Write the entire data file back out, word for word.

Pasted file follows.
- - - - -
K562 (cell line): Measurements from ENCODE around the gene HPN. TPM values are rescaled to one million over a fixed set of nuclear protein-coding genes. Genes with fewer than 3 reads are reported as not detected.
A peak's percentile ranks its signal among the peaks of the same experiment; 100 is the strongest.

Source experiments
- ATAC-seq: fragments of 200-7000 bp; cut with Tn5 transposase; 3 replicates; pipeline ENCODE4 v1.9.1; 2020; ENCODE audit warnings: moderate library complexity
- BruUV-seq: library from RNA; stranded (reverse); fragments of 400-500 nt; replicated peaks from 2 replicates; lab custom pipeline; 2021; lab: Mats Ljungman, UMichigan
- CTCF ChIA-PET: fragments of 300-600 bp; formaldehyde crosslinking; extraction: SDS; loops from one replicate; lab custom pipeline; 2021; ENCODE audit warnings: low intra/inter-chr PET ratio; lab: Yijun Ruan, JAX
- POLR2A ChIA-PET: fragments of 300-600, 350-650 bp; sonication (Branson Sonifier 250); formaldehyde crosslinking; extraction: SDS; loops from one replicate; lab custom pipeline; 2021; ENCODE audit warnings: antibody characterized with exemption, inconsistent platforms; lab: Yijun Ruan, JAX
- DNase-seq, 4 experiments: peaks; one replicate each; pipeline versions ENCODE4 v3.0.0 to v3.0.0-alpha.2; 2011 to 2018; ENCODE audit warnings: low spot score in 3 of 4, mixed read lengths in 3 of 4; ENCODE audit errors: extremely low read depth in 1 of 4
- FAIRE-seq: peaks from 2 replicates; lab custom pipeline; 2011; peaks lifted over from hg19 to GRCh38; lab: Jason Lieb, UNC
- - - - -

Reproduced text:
K562 (cell line): Measurements from ENCODE around the gene HPN. TPM values are rescaled to one million over a fixed set of nuclear protein-coding genes. Genes with fewer than 3 reads are reported as not detected.
A peak's percentile ranks its signal among the peaks of the same experiment; 100 is the strongest.

Source experiments
- ATAC-seq: fragments of 200-7000 bp; cut with Tn5 transposase; 3 replicates; pipeline ENCODE4 v1.9.1; 2020; ENCODE audit warnings: moderate library complexity
- BruUV-seq: library from RNA; stranded (reverse); fragments of 400-500 nt; replicated peaks from 2 replicates; lab custom pipeline; 2021; lab: Mats Ljungman, UMichigan
- CTCF ChIA-PET: fragments of 300-600 bp; formaldehyde crosslinking; extraction: SDS; loops from one replicate; lab custom pipeline; 2021; ENCODE audit warnings: low intra/inter-chr PET ratio; lab: Yijun Ruan, JAX
- POLR2A ChIA-PET: fragments of 300-600, 350-650 bp; sonication (Branson Sonifier 250); formaldehyde crosslinking; extraction: SDS; loops from one replicate; lab custom pipeline; 2021; ENCODE audit warnings: antibody characterized with exemption, inconsistent platforms; lab: Yijun Ruan, JAX
- DNase-seq, 4 experiments: peaks; one replicate each; pipeline versions ENCODE4 v3.0.0 to v3.0.0-alpha.2; 2011 to 2018; ENCODE audit warnings: low spot score in 3 of 4, mixed read lengths in 3 of 4; ENCODE audit errors: extremely low read depth in 1 of 4
- FAIRE-seq: peaks from 2 replicates; lab custom pipeline; 2011; peaks lifted over from hg19 to GRCh38; lab: Jason Lieb, UNC